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  (Source: LA Times)
Taxi unions say government regulation is essential to "safeguard" the public from itself

The U.S. isn't exactly a "free market" at times, with outright bribery -- condoned by the U.S. judicial system -- or collusive public-private cartels leading to some products and services being banned from the market.  Just ask Tesla Motors Inc. (TSLA) whose electric vehicles have been banned from sale in many states.  That debacle arose due to the fact that Tesla has no dealerships and fearful dealership lobbyists banded together to pay off state politicians to ban direct auto sales.

I. Carpooling Gets Digital Era Makeover

Now the same principle is being applied to stymie the emergency of another set of companies in the transportation sector -- cloud-driven ride-sharing services.

Ridesharing -- also known as carpooling -- involves members of the public contacting each other via a smartphone or PC internet networking service and arranging to ferry each other to various destinations for fees.  The practice in informal form is almost as old as the automobile itself, but in the digital age app-enabled ridesharing has seen an explosion in interest, threatening the commercial taxicab industry and the city officials who depend on that industry for revenue.

Uber is among the pioneering startups in cloud apps for paid carpooling/ridesharing.
[Image Source: Uber]

California often is characterized as a leader in onerous regulation, but at times it can flirt with being laissez-faire.  

On a state level, that has been the case with ride-sharing.  Many companies in the field are based in California and rolled out their first services in the state.  Startup ridesharing services Sidecar, Uber, and Lyft are all based in San Francisco, Calif.

Uber, Lyft, and Sidecar

After initially threatening fines against these in-state startups, the California Public Utilities Commission (CPUC) backed down and agreed to create a new regulatory category [PDF] -- "Transportation Network Companies".  While perhaps not as good as no regulation at all, the move has allowed the service to grow within California without fear of being banned at the behest of the threatened taxicab lobby.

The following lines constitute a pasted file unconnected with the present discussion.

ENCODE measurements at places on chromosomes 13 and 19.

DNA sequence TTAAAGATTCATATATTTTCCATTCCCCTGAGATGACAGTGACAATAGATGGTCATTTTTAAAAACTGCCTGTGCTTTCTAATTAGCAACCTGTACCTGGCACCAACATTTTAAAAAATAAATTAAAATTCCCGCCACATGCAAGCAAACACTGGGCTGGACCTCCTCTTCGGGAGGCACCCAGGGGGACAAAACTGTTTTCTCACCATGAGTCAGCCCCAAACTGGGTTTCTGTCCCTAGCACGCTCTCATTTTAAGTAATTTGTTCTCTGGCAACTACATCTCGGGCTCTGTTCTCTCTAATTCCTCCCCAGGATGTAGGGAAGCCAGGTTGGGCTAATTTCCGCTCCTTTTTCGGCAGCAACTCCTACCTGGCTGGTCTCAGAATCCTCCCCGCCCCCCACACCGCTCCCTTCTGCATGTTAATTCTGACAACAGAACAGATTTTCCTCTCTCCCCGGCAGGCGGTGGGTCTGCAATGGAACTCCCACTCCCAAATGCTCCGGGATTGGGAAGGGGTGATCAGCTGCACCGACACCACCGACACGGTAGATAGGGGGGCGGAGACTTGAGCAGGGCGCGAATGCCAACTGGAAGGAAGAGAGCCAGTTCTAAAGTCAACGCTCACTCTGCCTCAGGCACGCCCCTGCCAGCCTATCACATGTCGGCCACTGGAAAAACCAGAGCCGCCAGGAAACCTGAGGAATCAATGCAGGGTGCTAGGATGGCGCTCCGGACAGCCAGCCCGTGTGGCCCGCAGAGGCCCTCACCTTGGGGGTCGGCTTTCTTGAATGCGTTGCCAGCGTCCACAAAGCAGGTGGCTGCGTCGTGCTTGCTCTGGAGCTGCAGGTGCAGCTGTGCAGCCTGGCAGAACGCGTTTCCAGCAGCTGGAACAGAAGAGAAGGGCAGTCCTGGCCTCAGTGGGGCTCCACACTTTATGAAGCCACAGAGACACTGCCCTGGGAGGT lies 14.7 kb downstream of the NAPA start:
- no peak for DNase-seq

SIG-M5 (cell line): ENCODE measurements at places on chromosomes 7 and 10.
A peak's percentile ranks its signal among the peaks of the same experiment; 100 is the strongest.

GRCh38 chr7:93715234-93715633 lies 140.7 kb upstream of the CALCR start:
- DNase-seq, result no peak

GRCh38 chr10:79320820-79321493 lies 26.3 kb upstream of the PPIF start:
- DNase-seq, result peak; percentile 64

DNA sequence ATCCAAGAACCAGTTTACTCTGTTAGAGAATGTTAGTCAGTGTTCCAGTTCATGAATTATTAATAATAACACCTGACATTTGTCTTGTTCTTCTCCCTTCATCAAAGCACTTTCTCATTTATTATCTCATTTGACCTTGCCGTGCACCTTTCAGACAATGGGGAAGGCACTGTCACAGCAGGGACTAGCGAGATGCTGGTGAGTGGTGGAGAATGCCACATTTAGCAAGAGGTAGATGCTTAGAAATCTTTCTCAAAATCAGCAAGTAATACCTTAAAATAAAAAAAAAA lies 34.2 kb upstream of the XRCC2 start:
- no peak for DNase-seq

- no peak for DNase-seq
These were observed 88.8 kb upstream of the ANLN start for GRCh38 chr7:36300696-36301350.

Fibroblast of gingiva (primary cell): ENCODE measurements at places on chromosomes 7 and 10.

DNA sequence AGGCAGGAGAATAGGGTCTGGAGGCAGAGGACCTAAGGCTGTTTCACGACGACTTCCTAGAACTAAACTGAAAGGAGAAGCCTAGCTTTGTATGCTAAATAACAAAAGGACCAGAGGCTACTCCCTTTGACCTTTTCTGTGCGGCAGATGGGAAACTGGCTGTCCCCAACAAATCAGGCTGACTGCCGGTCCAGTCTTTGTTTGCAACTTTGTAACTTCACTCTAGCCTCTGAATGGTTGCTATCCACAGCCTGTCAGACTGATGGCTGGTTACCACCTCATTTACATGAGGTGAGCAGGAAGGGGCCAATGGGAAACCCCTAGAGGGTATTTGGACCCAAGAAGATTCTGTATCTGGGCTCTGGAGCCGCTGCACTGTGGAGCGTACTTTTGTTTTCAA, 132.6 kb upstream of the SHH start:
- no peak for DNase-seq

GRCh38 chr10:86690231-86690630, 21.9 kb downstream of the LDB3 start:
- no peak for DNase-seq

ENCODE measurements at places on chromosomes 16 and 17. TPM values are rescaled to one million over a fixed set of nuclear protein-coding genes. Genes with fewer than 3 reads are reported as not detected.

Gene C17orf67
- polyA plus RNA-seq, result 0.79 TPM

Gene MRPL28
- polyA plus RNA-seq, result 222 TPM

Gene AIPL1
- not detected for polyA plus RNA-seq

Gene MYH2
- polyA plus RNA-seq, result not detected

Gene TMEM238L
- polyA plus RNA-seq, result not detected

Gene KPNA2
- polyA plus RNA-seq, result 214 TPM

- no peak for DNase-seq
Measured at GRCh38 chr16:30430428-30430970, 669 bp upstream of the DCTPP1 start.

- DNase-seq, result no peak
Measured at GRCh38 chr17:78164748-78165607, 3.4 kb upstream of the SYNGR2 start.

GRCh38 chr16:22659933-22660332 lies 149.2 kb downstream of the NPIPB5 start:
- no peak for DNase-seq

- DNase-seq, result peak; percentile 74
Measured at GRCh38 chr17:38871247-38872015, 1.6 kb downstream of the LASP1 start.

Ridesharing celebration
Ridesharing supporters celebrate CPUC's decision not to ban carpooling for cash.
[Image Source: Lyft]

Elsewhere, the trio are proving less lucky.  

All of the ride-sharing companies operate on the same principle, claiming that their fares are "voluntary" and admittedly fluctuating based on supply and demand.  Because they aren't charging rigid rates, they claim they are not subject to local ordinances in various cities that require taxicabs to pay per-cab tolls to city transportation departments/agencies.

Cities transportation agencies are pretty upset about not getting their cut of the pie.  They've circled the wagons in many jurisidictions, backed by the traditional taxicab industry who views these disruptive new players as an unlawful threat.

II. Philadelphia Shows Sidecar Drivers no "Brotherly Love"

The funny thing is that many cities supported ride-sharing as part of "eco-concious" initiatives when it was on a smaller scale and largely greenwashing.  But once it expanded and money became involved many cities had seen enough.

Sidecar -- a Google Inc. (GOOG) funded venture -- opened operations in Philadelphia, Penn., the "City of Brotherly Love" in late 2012.  But of late there's been little love for the disruptive startup from the city government.  

Sidecar infographic

In 2013 the Philadelphia Parking Authority (PPA) -- a city authority that derives its revenue from taxicab licensing -- decided it was time to put a stop to the business, which hadn't paid its toll.  It conducted a sting, seizing cars, ticketing drivers, and shutting down the operation.  Marty O’Rourke a PPA spokesman told TechCrunch:

[Sidecar drivers are] passing themselves off as taxis and they’re not.  It’s clearly not about technology. This is about public safety.  [The sting] was an operation to impound vehicles because they were operating illegally. If we find them out there again, we’ll impound them again.

Sidecar vigorously disagreed.  It points out that its drivers don't claim to be taxi drivers and are simply engaging in the time honored practice of carpooling with a small fee for the time and gas.

Philadelpha, Penn. has banned ridesharing. [Image Source: Visit Philly]

This month Sidecar was in court to try to defend itself, but it has yet to win the right to deliver services again or get some of its property back in Philadelphia.

III. Gotta Ban 'em All

Likewise Austin, Texas saw outcry from taxicab drivers who successfully petitioned the Austin City Council to in Feb. 2013 send cease and desist letters to the ride-sharing service ahead of the yearly South-by-Southwest (SXSW) festival.  Sidecar took advantage of the publicity, offering rides for free to spite city regulators.  But later in 2013 it had basically ceased operations in the city.  It's trying to petition the City Council to reconsider via a petition (which closed with 3,727 signatures), and local business leaders have also asked the council to change its mind.  But so far there has been no breakthrough.

Sidecar mirror
Austin, Texas has also banned Sidecar, Uber, and Lyft. [Image Source: Yelp]

Sidecar's last opportunity for action in Austin is the courts, where it filed a lawsuit in Mar. 2013.  Company VP Margaret Ryan blogs:

This lawsuit is bigger than Austin, Texas. What happens here matters for the entire sharing economy. Sharing resources is not a crime – it’s a solution for a better and more sustainable way of life. Rideshare is good for Austin and we’re going to defend this position in Austin City Court.